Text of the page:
Although they are known for pillaging coral reefs, lionfish can live just about anywhere except where there is barren sand beneath them.
"The Gulf of Mexico comprises a wide array of habitats and anywhere you find structure you will find lionfish," says Morris. "Oil rigs provide high relief piling structures and I believe lionfish will recruit to these habitats in high densities. We have already seen high densities of lionfish around bridge pilings along the East Coast."
People visiting the coast generally play in the surf zones, which usually have barren sandy bottom, so lionfish-human interactions are not likely. Most interaction happen when people snorkel or dive around reefs or other structures. There are some reports that lionfish have acted aggressively toward humans, but Morris downplays these stories saying they are isolated. Lionfish are "curious animals," he says. The lionfish carries an impressive arsenal of venomous spines but uses them almost exclusively as defensive weapons. In humans, a lionfish sting can cause vomiting, fever, sweating and, in a few cases, even death.
Lionfish, which can grow to the size of a small football, are relentless predators that feed on recreationally and economically important reef fish like juvenile red snapper and grouper, and algae-eating species like parrotfish that keep reefs clean and healthy.
"This is an example of a cascading impact," explains Morris. "Some people think this is happening in the Bahamas. An increase in algae leads to a decrease in coral biomass."
Lionfish are not the sole reason coral reefs are declining, adds Morris. The lionfish invasion comes on the heels of coral bleaching, increased pollution, overfishing and climate change, he says.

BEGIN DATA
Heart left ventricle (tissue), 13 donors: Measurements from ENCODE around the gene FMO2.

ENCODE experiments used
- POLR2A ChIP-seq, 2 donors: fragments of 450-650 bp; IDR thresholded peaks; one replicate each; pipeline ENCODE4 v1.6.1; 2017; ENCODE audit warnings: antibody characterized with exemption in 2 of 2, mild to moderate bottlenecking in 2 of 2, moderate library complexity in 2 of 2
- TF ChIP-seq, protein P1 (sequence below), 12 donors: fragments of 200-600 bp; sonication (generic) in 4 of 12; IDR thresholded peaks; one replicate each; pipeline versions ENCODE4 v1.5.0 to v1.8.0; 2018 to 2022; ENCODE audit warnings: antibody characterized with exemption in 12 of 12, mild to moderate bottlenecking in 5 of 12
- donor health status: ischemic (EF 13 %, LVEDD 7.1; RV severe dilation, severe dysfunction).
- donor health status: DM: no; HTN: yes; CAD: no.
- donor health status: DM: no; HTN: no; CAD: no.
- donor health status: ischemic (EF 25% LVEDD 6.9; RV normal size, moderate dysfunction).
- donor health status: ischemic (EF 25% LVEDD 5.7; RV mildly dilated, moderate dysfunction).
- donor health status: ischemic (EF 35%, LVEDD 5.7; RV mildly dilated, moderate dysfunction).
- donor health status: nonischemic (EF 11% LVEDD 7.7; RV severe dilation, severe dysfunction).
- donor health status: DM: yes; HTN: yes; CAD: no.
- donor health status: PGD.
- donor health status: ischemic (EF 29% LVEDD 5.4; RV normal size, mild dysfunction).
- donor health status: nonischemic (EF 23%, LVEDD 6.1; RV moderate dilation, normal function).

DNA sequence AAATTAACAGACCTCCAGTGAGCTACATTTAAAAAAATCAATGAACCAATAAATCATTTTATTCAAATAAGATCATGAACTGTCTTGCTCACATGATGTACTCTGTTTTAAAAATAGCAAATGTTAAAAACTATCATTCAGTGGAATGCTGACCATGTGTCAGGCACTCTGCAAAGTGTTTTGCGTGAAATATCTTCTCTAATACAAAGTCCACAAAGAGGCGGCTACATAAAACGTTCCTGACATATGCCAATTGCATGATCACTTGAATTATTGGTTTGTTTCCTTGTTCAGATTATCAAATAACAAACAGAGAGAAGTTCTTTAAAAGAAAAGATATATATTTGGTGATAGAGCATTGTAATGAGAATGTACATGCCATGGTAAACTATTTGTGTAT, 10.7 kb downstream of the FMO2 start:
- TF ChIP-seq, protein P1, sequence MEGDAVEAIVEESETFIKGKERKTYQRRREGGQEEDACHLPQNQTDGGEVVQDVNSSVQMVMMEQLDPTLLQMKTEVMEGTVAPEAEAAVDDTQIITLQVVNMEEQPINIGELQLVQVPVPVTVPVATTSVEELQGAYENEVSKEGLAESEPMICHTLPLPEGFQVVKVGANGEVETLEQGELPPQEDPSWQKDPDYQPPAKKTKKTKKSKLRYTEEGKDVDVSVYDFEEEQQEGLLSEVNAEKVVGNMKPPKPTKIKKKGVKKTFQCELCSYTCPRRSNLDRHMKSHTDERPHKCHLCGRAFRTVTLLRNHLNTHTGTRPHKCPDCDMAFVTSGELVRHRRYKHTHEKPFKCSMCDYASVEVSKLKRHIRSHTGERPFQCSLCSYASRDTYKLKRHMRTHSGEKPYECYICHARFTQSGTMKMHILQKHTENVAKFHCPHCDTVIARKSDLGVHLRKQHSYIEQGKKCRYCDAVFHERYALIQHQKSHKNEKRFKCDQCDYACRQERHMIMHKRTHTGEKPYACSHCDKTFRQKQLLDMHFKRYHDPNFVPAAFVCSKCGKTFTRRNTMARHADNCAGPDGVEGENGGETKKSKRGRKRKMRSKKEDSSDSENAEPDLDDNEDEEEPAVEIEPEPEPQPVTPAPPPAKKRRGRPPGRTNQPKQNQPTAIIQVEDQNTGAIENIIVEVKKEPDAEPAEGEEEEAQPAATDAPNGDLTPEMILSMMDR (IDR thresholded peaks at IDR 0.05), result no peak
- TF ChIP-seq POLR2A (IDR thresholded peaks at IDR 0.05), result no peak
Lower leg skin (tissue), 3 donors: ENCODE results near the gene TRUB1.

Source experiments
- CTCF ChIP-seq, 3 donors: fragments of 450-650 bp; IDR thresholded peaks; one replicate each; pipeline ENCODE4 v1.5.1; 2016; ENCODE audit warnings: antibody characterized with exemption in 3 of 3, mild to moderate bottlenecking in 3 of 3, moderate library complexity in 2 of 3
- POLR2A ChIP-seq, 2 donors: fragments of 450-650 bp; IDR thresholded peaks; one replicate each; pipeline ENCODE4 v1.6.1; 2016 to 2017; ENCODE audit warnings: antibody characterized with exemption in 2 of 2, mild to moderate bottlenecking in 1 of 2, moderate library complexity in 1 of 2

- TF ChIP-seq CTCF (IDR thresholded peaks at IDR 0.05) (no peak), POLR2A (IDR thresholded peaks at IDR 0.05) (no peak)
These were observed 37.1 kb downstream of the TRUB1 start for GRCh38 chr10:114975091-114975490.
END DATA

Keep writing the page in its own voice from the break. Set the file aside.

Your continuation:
"The difference is the lionfish invasion is happening much more quickly than the other stressors," says Morris. " In less than a decade, we've had a fish that has colonized basically the entire temperate and tropical Atlantic."
Once invasive species establish themselves, they are very difficult if not impossible to eradicate. As Hartman notes, "Prevention is the first defense to invasive species. Early detection is the second defense, and then you have to go into control and maintenance mode."
Anyone who encounters a black tiger prawn or lionfish can report it to a Texas Sea Grant Extension Program (TXSGE) agent or specialist. A list of TXSGE agents and specialists is available online at http://texas-sea-grant.tamu.edu/Outreach/extension.html, or by calling Texas Sea Grant at (979) 862-3773.
The Texas Sea Grant College Program is a partnership of university, government and industry focusing on marine research, education and outreach. It is administered through the National Oceanic and Atmospheric Administration and is one of 32 university-based Sea Grant Programs around the country. Texas Sea Grant is based at Texas A&M University.
TXSGE is a joint outreach program of Texas Sea Grant, Texas AgriLife Extension and the Commissioners Courts in participating counties.